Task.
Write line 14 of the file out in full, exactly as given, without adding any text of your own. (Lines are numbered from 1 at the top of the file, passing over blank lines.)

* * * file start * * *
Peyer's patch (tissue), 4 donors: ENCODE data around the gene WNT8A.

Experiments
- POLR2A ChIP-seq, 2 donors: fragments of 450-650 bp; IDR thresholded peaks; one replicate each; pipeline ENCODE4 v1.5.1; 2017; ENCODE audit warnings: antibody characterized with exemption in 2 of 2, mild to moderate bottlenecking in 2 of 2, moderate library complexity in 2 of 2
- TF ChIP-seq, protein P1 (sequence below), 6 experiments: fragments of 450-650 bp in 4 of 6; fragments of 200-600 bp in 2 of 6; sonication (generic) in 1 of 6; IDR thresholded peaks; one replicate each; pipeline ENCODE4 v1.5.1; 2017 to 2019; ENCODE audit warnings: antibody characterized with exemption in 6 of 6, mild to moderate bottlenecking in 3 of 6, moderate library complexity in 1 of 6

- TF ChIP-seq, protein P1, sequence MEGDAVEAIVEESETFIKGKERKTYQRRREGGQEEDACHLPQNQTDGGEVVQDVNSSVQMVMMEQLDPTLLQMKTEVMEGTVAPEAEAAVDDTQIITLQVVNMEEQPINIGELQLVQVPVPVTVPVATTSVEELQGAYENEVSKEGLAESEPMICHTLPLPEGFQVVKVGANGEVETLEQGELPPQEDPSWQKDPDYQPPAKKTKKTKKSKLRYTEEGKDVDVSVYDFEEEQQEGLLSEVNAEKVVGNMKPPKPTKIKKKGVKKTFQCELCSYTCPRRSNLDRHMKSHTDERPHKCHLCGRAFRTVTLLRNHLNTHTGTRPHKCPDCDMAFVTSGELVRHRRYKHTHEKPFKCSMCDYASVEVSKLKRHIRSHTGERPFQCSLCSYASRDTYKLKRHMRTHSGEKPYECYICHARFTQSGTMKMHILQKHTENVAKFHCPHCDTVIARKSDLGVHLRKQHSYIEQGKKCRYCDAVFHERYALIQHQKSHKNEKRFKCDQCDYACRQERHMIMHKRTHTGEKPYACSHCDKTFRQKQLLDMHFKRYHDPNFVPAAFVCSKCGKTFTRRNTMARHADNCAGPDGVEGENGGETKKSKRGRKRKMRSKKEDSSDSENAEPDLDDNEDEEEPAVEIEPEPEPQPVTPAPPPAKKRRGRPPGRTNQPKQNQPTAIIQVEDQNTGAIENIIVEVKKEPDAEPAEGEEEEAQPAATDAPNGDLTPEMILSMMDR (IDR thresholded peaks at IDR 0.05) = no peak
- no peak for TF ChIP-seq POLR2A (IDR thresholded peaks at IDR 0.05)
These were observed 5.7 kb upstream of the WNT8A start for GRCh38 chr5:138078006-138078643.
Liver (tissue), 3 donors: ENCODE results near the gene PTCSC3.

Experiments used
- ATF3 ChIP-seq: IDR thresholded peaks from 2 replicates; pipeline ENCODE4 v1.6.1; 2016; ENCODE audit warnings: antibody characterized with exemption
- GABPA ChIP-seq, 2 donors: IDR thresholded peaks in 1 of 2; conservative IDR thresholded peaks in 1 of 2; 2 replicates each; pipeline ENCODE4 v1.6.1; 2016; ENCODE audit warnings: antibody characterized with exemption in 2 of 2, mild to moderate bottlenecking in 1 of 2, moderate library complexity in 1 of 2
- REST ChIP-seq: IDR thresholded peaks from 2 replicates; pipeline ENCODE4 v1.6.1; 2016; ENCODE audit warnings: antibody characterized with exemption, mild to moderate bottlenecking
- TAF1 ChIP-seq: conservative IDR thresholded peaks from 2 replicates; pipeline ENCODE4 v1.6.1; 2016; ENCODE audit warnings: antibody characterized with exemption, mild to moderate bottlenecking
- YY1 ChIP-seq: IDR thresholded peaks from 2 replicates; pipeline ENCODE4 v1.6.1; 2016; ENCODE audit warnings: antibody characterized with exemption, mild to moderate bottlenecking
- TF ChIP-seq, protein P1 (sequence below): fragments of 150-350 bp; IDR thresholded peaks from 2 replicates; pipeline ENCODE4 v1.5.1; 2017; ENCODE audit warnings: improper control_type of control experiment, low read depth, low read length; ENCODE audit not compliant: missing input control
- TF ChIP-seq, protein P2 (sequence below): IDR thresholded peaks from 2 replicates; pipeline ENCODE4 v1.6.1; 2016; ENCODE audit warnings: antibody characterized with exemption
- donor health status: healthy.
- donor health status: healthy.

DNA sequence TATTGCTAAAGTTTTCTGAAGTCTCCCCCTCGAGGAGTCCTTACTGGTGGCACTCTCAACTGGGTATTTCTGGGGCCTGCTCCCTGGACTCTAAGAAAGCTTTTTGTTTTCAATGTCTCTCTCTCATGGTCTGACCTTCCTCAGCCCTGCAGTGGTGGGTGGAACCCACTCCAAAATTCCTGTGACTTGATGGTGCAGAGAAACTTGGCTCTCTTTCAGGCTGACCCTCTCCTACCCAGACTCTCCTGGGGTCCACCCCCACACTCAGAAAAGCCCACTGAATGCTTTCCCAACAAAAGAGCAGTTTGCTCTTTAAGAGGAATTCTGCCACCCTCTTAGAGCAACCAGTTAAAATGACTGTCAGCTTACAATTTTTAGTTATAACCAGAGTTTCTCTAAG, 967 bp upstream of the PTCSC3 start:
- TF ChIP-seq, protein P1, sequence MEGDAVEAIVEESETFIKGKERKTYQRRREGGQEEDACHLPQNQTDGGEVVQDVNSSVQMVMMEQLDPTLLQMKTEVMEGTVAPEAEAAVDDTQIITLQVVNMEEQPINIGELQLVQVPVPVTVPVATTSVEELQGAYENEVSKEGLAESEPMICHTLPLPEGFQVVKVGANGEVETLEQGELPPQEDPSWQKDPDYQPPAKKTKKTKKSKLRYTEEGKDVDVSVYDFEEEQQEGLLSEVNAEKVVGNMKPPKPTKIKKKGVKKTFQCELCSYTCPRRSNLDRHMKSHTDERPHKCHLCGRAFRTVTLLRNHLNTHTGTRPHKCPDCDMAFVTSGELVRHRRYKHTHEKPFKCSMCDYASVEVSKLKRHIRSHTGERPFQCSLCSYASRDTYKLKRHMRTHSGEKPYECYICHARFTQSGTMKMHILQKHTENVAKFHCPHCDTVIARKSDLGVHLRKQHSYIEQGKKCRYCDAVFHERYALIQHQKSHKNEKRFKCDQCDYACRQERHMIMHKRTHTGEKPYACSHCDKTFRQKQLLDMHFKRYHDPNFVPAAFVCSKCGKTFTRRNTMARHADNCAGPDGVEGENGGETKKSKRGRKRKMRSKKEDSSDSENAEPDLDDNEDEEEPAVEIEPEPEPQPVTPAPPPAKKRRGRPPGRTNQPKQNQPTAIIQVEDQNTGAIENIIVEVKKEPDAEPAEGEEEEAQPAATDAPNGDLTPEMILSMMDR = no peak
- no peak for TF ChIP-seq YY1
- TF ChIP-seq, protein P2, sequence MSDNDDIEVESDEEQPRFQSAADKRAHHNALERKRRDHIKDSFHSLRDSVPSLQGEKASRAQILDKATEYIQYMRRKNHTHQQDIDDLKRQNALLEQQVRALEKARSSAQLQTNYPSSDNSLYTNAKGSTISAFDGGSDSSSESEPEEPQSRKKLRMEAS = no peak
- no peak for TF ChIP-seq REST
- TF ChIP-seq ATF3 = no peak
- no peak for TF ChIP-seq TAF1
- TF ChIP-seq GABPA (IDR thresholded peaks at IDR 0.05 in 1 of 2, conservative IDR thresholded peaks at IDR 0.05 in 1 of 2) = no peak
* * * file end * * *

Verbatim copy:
- YY1 ChIP-seq: IDR thresholded peaks from 2 replicates; pipeline ENCODE4 v1.6.1; 2016; ENCODE audit warnings: antibody characterized with exemption, mild to moderate bottlenecking